Portland gang violence reaches record level

Gang Enforcement Team File Photo_183620

PORTLAND, Ore. (KOIN 6) – A shooting outside a local park not only injured a 20-year-old woman, it also brought the city to its highest level of gang violence in more than two decades, police said on Friday.

Since January 1, 2015, 118 cases have been assigned to the Portland Police Bureau’s Gang Enforcement Team (GET). The last time gang violence was this high was in 2012 in which the annual total was 118.

Over the last five years, the city has averaged an annual total of about 100-106 incidents of gang violence. Police started keeping Gang Violence Response Team (GVRT) data in 1998.

Source: Portland Police Bureau Gang Enforcement Team.

The gang unit has recovered more than 700 rounds of ammunition since the beginning of the year, police said.

On Friday, Portland Police Capt. Matt Wagenknecht, who supervises the Tactical Operations Division (TOD) and GET, said the division has recovered 142 firearms to date. Across the bureau, Wagenknecht said there have been “a whole lot more” guns recovered.

Lt. Mike Krantz, a TOD supervisor, says “a good percentage” of the firearms are stolen. Wagenknecht said most of the guns being seized are happening during traffic and subject stops.

According to Portland Police East Precinct Commander Dave Hendrie, ¾ of the guns being taken off the street are coming from East Precinct.

“I’m amazed at the types of shootings we’re having,” Hendrie reported on Friday at a community meeting. He said the violence is “happening in front of kids and moms.”

The shooting that happened Monday at King School Park in northeast Portland is an example of the violence occurring during daylight hours. The shooting occurred around lunchtime at what would have normally been a busy park had school been in session.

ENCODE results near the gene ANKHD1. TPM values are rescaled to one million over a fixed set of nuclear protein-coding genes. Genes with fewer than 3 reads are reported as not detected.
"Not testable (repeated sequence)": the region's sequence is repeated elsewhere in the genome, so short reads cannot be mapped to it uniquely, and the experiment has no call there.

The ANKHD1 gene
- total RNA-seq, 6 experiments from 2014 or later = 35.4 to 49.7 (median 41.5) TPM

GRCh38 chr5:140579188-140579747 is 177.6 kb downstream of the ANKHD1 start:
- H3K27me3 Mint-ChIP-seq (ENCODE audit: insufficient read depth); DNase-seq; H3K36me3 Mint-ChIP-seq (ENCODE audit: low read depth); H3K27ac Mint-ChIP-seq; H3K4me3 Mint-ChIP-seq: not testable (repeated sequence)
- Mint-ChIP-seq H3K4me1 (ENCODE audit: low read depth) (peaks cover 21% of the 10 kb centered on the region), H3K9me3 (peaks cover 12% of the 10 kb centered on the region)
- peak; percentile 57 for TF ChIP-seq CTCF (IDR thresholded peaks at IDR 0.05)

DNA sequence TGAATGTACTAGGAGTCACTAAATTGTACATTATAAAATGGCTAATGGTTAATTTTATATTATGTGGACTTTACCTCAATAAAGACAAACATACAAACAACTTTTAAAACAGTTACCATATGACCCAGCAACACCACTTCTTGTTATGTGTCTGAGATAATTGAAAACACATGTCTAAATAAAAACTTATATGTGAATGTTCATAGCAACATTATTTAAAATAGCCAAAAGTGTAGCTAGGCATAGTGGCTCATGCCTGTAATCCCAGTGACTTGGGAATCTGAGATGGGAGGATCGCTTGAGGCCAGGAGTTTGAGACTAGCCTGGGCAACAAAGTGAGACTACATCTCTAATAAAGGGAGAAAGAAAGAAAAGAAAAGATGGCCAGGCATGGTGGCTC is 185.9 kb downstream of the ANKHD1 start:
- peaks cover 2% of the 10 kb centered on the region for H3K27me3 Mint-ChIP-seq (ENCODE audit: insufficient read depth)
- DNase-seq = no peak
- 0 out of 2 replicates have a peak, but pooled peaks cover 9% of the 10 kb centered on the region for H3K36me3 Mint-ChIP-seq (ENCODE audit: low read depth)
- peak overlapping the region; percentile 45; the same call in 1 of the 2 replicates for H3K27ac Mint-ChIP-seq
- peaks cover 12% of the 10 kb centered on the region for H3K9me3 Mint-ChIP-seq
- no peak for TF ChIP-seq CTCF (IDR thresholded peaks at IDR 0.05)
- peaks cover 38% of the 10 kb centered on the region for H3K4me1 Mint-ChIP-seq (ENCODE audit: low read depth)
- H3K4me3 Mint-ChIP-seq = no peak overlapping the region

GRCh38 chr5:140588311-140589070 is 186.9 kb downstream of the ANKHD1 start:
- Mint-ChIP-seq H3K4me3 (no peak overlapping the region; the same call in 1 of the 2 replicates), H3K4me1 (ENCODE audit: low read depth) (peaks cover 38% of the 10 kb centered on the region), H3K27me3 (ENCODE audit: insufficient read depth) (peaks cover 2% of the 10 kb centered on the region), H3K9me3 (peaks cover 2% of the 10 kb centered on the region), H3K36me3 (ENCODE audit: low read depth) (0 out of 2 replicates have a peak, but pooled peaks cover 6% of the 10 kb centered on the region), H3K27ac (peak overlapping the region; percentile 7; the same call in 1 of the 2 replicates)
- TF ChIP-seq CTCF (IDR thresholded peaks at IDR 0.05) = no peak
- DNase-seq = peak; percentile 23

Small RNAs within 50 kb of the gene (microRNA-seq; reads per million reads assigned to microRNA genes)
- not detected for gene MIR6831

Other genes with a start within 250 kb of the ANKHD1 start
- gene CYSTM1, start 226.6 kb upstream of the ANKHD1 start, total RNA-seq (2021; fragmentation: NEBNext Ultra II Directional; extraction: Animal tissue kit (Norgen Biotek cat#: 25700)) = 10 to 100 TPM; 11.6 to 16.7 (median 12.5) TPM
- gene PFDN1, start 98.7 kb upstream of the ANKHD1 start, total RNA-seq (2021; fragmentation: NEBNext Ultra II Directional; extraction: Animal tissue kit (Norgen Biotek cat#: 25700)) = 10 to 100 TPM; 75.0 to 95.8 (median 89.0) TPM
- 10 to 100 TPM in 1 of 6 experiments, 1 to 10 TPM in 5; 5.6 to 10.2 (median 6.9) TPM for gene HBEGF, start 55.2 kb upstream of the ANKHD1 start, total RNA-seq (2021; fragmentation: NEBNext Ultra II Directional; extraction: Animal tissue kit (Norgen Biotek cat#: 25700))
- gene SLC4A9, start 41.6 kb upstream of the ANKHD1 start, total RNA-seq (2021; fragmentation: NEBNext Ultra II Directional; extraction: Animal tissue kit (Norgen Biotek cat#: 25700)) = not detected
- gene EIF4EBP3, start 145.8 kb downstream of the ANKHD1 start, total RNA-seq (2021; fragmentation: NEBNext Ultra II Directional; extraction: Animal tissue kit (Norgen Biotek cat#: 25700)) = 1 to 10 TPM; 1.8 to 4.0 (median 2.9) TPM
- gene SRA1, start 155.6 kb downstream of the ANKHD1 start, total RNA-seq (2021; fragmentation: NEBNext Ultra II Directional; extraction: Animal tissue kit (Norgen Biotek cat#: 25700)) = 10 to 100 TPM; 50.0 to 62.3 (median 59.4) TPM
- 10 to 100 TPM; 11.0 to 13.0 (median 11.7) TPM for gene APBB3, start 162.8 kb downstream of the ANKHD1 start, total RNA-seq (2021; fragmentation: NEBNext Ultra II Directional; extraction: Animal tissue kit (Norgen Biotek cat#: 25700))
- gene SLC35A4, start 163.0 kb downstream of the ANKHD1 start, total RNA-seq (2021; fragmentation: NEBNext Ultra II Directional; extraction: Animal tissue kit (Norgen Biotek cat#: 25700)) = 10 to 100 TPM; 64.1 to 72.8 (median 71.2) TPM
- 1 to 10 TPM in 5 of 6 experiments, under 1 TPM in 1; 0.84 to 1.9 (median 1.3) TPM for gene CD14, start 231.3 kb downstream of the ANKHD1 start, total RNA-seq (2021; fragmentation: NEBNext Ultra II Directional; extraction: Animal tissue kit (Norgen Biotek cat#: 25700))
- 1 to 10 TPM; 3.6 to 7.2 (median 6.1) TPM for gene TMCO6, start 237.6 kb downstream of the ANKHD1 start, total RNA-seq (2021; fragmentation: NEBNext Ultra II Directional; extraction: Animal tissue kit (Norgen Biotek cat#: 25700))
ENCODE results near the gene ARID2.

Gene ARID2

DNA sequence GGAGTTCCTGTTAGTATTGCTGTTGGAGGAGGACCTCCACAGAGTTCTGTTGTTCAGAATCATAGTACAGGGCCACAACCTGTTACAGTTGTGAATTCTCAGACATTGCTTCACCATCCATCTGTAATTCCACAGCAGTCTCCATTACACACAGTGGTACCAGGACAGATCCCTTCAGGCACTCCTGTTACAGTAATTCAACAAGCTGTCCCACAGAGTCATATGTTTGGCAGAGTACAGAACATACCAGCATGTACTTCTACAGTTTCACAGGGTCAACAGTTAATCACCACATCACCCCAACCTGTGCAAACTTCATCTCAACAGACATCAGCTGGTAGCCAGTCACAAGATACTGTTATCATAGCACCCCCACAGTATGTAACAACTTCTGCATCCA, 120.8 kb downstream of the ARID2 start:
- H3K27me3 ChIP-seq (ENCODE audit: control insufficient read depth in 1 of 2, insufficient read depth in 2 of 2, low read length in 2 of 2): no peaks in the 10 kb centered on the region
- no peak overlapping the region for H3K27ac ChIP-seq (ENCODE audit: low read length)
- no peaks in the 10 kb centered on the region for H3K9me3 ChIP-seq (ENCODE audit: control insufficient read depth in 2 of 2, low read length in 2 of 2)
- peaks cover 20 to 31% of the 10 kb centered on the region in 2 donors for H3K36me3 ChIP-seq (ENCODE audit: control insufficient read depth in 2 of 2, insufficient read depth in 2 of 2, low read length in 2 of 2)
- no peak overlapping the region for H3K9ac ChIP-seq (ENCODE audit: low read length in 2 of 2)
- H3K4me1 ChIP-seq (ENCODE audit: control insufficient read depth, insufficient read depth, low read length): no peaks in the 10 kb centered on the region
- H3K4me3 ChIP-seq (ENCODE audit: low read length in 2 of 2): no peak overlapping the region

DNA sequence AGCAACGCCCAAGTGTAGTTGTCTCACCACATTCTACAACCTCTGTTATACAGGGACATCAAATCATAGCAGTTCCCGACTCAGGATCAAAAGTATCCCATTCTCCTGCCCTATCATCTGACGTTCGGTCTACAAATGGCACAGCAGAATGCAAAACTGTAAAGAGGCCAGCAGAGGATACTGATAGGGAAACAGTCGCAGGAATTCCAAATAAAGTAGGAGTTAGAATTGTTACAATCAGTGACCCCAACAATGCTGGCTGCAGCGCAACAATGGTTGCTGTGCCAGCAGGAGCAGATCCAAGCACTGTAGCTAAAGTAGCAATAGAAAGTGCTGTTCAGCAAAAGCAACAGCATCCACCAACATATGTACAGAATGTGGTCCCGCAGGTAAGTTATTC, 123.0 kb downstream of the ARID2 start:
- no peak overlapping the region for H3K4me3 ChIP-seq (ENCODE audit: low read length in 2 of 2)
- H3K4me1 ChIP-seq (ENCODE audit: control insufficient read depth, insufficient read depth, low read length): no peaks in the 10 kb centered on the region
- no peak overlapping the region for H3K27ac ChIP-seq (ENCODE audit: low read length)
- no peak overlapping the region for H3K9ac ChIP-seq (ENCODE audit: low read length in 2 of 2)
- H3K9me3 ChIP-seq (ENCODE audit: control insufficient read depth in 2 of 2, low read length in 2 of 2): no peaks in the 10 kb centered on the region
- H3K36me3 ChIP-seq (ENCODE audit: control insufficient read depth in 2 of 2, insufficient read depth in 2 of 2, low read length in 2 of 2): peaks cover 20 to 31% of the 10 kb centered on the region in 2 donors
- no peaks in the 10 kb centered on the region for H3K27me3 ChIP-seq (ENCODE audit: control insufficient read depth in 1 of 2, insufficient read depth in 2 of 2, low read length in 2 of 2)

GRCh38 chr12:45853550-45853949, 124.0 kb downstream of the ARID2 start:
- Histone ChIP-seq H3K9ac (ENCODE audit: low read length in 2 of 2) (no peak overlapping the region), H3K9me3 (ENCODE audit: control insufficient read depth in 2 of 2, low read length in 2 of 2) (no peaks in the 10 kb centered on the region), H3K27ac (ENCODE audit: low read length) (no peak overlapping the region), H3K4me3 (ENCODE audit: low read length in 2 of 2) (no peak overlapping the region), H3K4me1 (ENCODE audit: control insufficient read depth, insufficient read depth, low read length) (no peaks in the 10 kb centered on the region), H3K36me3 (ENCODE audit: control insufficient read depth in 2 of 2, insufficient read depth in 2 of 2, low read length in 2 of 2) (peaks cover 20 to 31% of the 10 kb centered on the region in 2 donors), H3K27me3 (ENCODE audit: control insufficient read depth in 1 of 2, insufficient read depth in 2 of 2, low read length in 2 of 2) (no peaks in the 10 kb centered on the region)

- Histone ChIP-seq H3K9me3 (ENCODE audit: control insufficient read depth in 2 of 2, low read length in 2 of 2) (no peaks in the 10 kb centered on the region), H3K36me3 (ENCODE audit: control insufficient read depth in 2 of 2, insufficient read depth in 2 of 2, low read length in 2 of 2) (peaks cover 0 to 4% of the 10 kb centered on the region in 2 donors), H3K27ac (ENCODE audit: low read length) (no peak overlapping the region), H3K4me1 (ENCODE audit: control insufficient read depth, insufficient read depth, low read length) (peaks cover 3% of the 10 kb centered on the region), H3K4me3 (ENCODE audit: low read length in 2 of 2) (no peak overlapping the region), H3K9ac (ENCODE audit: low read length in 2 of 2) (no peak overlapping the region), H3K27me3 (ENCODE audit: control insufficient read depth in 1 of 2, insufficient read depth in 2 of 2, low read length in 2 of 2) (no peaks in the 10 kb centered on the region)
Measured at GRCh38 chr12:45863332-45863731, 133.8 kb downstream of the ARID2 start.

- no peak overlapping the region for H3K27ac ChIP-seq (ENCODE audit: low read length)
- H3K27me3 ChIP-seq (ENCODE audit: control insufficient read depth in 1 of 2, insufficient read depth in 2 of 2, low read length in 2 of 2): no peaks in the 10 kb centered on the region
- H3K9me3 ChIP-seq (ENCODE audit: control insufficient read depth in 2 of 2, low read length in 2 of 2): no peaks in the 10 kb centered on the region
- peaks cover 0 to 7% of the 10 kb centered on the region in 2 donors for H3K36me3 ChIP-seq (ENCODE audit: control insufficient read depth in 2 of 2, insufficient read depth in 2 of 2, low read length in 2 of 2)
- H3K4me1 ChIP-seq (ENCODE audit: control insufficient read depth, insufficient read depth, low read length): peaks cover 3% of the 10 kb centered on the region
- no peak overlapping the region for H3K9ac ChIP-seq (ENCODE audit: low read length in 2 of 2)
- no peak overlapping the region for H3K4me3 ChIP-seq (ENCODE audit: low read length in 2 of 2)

“We’re very lucky no students were on the playground,” said Portland Public School Director of Security George Weatheroy. Police recovered 18 rounds of ammunition from the shooting, GET supervisor Sgt. Don Livingston said.

An evidence marker place next to a spent shell casing at an Aug. 2015 shooting (KOIN).

The victim, Anastasia Madison, was shot in the hand, according to family members. Police said she is a gang associate.

“Targets of opportunity” is how Hendrie describes most of the people who have been shot. Police, however, stressed with so many bullets being fired, it has been sheer “luck” that more innocent bystanders haven’t been harmed.

On Aug. 12, officers responded to reports of a shooting at Rocky Butte Park. Three people were shot. The gang unit recovered 8 shell casings at the scene. Detectives learned there was a fight between two gangs, one from Washington County.

Officers continue to work to stop crime before it happens. They said increasing staffing levels in the gang unit has allowed them to prevent acts of violence. Officers tell KOIN 6 News that they believe their efforts are paying off, despite the increase in violence.

Portland Mayor Charlie Hales, in a statement on Friday, described the 118 GVRT cases as a “terrible milestone.”

“Gun violence and youth violence have escalated nationwide, driven by the resurgence of cocaine, the epidemic of human trafficking and sexual exploitation, entrenched unemployment and poverty, and easy access to far too many firearms.

The Portland Office of Youth Violence Prevention has launched the “Enough Is Enough” campaign aimed to getting community members to take a stand against gang violence. On Friday, the department’s policy manager, Tom Peavey, described the violence as a regional problem.

“Everyone is suffering what we’re suffering,” he said. “We need to be faithful in what we do individually.”

In 2013 and 2014, police responded to a total of 106 and 109 gang related incidents respectively.

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